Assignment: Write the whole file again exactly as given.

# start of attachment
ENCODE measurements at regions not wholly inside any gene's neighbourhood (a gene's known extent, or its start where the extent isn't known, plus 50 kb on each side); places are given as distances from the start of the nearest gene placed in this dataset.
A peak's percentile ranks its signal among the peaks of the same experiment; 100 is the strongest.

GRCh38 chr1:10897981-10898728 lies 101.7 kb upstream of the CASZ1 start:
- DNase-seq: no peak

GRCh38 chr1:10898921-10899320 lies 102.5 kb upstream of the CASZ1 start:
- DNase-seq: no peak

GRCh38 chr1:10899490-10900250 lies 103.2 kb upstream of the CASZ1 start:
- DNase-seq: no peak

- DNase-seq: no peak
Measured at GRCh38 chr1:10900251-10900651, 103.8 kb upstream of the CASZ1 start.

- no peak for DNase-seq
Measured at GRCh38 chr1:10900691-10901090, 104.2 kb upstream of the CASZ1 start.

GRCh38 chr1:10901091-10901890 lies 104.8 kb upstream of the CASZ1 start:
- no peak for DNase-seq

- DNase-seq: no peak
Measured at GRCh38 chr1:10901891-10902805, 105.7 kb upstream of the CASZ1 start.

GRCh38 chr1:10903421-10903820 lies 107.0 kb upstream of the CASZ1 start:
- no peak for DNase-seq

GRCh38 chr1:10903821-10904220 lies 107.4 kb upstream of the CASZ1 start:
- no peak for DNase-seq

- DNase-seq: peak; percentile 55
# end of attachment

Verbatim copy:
ENCODE measurements at regions not wholly inside any gene's neighbourhood (a gene's known extent, or its start where the extent isn't known, plus 50 kb on each side); places are given as distances from the start of the nearest gene placed in this dataset.
A peak's percentile ranks its signal among the peaks of the same experiment; 100 is the strongest.

GRCh38 chr1:10897981-10898728 lies 101.7 kb upstream of the CASZ1 start:
- DNase-seq: no peak

GRCh38 chr1:10898921-10899320 lies 102.5 kb upstream of the CASZ1 start:
- DNase-seq: no peak

GRCh38 chr1:10899490-10900250 lies 103.2 kb upstream of the CASZ1 start:
- DNase-seq: no peak

- DNase-seq: no peak
Measured at GRCh38 chr1:10900251-10900651, 103.8 kb upstream of the CASZ1 start.

- no peak for DNase-seq
Measured at GRCh38 chr1:10900691-10901090, 104.2 kb upstream of the CASZ1 start.

GRCh38 chr1:10901091-10901890 lies 104.8 kb upstream of the CASZ1 start:
- no peak for DNase-seq

- DNase-seq: no peak
Measured at GRCh38 chr1:10901891-10902805, 105.7 kb upstream of the CASZ1 start.

GRCh38 chr1:10903421-10903820 lies 107.0 kb upstream of the CASZ1 start:
- no peak for DNase-seq

GRCh38 chr1:10903821-10904220 lies 107.4 kb upstream of the CASZ1 start:
- no peak for DNase-seq

- DNase-seq: peak; percentile 55